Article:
Donald Woodman

Born September 26, 1945 – Haverhill, Massachusetts


Donald Woodman graduated from the University of Cincinnati in 1969 with a BS degree in architecture along with an extensive background in photography, having obtained work experience through the University’s Co-Op Program. During his last year in architectural school and immediately after graduation, he worked as an architectural photographer and assistant to the renowned architectural photographer, Ezra Stoller, who was based outside of New York City. Woodman photographed the architectural works of such luminaries as Phillip Johnson, Paul Rudolph, I. M. Pei and buildings designed by Skidmore, Owens & Merrill, while also completing photographic assignments for many of the major home journals and architectural magazines.

From 1970 to 1972, Woodman developed his creative photography abilities working with the internationally recognized photographer, Minor White at the Massachusetts Institute of Technology, Cambridge, MA. He assisted White in teaching workshops and was director of the Creative Photography Lab’s Gallery. During this period, he became knowledgeable about the history of photography while also developing hands-on knowledge of a wide range of historical and non-silver photo techniques, including photogravure.

In 1972, Woodman settled in New Mexico, working for five years at the Sacramento Peak Solar Observatory, doing sophisticated scientific photography and solar observations, including land-based and Sky-Lab photographic research. His responsibilities included managing the Observatory’s film processing laboratory and establishing and operating a facility to create solar observation films. This later endeavor stimulated his interest in film-making and video work. Woodman pursued this work by enrolling in film courses at New Mexico State University, Las Cruces, NM. In addition he continued private creative studio work, creating a series of Southwest landscapes.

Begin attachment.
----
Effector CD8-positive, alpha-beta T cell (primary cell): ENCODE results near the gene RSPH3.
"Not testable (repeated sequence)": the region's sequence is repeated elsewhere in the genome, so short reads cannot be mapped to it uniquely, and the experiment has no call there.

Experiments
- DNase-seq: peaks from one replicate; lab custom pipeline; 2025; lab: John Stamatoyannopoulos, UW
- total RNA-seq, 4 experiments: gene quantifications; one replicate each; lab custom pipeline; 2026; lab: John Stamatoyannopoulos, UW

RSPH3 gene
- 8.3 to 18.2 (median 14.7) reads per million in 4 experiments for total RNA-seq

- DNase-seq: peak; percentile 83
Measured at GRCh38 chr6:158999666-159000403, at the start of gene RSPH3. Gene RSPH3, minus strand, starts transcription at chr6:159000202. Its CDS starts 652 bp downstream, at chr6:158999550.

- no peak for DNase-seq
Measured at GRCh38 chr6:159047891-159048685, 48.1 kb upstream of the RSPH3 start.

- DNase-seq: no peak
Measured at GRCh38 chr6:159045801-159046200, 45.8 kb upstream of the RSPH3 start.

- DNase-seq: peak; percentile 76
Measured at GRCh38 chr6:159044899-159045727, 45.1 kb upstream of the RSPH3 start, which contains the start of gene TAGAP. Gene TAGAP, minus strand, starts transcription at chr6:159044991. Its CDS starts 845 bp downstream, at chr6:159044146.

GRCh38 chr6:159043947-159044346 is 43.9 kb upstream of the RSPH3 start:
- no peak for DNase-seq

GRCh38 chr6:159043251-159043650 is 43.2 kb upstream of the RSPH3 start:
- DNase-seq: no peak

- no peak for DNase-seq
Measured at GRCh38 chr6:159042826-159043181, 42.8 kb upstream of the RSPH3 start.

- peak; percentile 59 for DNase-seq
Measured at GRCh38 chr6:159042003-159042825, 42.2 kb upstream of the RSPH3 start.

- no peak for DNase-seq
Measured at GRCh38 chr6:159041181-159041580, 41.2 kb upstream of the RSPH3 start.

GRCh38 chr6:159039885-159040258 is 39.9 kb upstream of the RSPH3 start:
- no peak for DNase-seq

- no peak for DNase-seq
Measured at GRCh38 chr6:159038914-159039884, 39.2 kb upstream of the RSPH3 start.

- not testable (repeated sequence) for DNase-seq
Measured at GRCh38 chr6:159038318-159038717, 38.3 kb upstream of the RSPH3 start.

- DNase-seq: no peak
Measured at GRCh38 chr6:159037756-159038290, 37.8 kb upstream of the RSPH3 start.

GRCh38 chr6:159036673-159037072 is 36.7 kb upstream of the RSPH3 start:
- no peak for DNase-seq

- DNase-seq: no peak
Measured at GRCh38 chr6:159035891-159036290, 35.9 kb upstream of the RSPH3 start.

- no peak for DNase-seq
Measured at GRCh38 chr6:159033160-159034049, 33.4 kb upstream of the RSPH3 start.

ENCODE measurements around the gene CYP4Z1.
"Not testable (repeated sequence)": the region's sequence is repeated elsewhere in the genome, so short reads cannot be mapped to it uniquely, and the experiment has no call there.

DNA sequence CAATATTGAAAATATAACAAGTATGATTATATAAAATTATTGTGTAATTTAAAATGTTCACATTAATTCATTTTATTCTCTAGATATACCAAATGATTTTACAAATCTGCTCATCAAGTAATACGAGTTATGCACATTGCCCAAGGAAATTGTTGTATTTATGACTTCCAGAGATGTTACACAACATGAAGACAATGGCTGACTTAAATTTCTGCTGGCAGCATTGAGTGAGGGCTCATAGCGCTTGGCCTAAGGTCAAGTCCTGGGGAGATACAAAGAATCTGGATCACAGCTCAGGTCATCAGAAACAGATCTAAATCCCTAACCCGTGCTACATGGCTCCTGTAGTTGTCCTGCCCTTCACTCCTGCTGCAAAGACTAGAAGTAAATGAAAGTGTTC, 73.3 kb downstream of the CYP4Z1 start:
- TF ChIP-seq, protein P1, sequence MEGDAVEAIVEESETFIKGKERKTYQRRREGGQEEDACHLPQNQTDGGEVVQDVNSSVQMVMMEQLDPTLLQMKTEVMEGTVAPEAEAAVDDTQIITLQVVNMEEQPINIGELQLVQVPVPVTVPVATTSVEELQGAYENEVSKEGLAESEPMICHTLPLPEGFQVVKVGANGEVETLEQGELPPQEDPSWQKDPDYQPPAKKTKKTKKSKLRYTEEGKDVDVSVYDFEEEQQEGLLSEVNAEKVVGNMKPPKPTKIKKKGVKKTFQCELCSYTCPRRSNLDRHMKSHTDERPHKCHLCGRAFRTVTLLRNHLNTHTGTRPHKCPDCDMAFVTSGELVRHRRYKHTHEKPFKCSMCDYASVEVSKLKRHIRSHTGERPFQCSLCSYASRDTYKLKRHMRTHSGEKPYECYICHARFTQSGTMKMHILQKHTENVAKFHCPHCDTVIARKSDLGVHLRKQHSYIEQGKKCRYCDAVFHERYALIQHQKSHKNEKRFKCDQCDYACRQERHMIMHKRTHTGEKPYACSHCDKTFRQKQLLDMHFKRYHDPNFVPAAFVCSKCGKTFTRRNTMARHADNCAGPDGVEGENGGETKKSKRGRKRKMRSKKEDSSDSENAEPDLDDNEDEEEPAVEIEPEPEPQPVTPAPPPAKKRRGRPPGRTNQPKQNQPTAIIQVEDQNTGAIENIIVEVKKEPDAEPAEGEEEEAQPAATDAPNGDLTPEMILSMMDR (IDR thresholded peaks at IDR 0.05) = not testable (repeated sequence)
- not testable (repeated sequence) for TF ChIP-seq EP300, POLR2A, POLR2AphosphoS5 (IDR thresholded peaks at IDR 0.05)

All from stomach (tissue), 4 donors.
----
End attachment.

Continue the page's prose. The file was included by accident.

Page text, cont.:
In 1981, Woodman received an MFA in photography from the University of Houston, Houston, TX, where he studied with George Krause. At the University of Houston, he taught photography and also helped to establish the University of Houston’s Lawndale Annex, an alternative exhibition space for artists. He continued his interest in film and video, working on several documentary film projects and doing live video with various performance artists at the Contemporary Art Museum in Houston, TX. Additionally, from 1977 to 1983 he worked as painter Agnes Martin’s personal assistant while continuing his own studio work.

From 1980 to 1985, he created several major series of black and white photographs using 4×5 Polaroid positive/negative film. Woodman’s creative work during this period was partly supported by the Polaroid Corporation, which purchased and exhibited many of these images in conjunction with their prestigious, Polaroid Collection Program. His work is also included in the collections of the Victoria and Albert Museum, London, England; the Museum of Art and History, Fribourg, Switzerland; Albuquerque Museum, Albuquerque, NM; New Mexico Museum of Art, Santa Fe, NM; the New Orleans Museum of Art, New Orleans, LA; Butler Art Institute, Youngstown, OH, Walker Art Center, Minneapolis, MN; Corcoran Gallery of Art, Washington, DC; as well as various private collections.